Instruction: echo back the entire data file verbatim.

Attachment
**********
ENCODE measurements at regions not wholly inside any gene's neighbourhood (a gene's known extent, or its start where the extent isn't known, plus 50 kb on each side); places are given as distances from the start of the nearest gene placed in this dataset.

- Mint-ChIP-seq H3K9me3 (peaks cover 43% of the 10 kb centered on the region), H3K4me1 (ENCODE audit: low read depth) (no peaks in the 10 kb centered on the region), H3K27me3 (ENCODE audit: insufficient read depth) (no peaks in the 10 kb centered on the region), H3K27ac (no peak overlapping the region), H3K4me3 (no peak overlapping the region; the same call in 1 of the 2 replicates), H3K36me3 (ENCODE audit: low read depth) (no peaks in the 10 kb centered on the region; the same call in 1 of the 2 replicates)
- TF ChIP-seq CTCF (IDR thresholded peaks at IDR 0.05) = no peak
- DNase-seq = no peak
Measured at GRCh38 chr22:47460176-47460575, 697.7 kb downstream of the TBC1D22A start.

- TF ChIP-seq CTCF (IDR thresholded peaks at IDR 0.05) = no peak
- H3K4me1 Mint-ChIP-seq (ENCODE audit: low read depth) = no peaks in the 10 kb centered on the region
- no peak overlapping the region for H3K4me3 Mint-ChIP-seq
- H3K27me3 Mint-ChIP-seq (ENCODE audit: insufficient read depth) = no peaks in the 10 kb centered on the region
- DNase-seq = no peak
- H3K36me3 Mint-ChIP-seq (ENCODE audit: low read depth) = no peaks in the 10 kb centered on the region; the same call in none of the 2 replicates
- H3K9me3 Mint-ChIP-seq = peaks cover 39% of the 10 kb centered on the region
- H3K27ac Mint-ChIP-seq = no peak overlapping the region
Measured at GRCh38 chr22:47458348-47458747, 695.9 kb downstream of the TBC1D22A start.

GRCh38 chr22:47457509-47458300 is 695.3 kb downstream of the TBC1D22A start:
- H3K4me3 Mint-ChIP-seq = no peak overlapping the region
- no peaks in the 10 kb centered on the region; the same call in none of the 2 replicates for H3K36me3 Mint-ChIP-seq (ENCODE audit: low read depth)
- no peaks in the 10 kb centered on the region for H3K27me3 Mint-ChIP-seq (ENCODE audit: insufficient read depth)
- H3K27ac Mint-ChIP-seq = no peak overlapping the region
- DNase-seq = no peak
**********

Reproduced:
ENCODE measurements at regions not wholly inside any gene's neighbourhood (a gene's known extent, or its start where the extent isn't known, plus 50 kb on each side); places are given as distances from the start of the nearest gene placed in this dataset.

- Mint-ChIP-seq H3K9me3 (peaks cover 43% of the 10 kb centered on the region), H3K4me1 (ENCODE audit: low read depth) (no peaks in the 10 kb centered on the region), H3K27me3 (ENCODE audit: insufficient read depth) (no peaks in the 10 kb centered on the region), H3K27ac (no peak overlapping the region), H3K4me3 (no peak overlapping the region; the same call in 1 of the 2 replicates), H3K36me3 (ENCODE audit: low read depth) (no peaks in the 10 kb centered on the region; the same call in 1 of the 2 replicates)
- TF ChIP-seq CTCF (IDR thresholded peaks at IDR 0.05) = no peak
- DNase-seq = no peak
Measured at GRCh38 chr22:47460176-47460575, 697.7 kb downstream of the TBC1D22A start.

- TF ChIP-seq CTCF (IDR thresholded peaks at IDR 0.05) = no peak
- H3K4me1 Mint-ChIP-seq (ENCODE audit: low read depth) = no peaks in the 10 kb centered on the region
- no peak overlapping the region for H3K4me3 Mint-ChIP-seq
- H3K27me3 Mint-ChIP-seq (ENCODE audit: insufficient read depth) = no peaks in the 10 kb centered on the region
- DNase-seq = no peak
- H3K36me3 Mint-ChIP-seq (ENCODE audit: low read depth) = no peaks in the 10 kb centered on the region; the same call in none of the 2 replicates
- H3K9me3 Mint-ChIP-seq = peaks cover 39% of the 10 kb centered on the region
- H3K27ac Mint-ChIP-seq = no peak overlapping the region
Measured at GRCh38 chr22:47458348-47458747, 695.9 kb downstream of the TBC1D22A start.

GRCh38 chr22:47457509-47458300 is 695.3 kb downstream of the TBC1D22A start:
- H3K4me3 Mint-ChIP-seq = no peak overlapping the region
- no peaks in the 10 kb centered on the region; the same call in none of the 2 replicates for H3K36me3 Mint-ChIP-seq (ENCODE audit: low read depth)
- no peaks in the 10 kb centered on the region for H3K27me3 Mint-ChIP-seq (ENCODE audit: insufficient read depth)
- H3K27ac Mint-ChIP-seq = no peak overlapping the region
- DNase-seq = no peak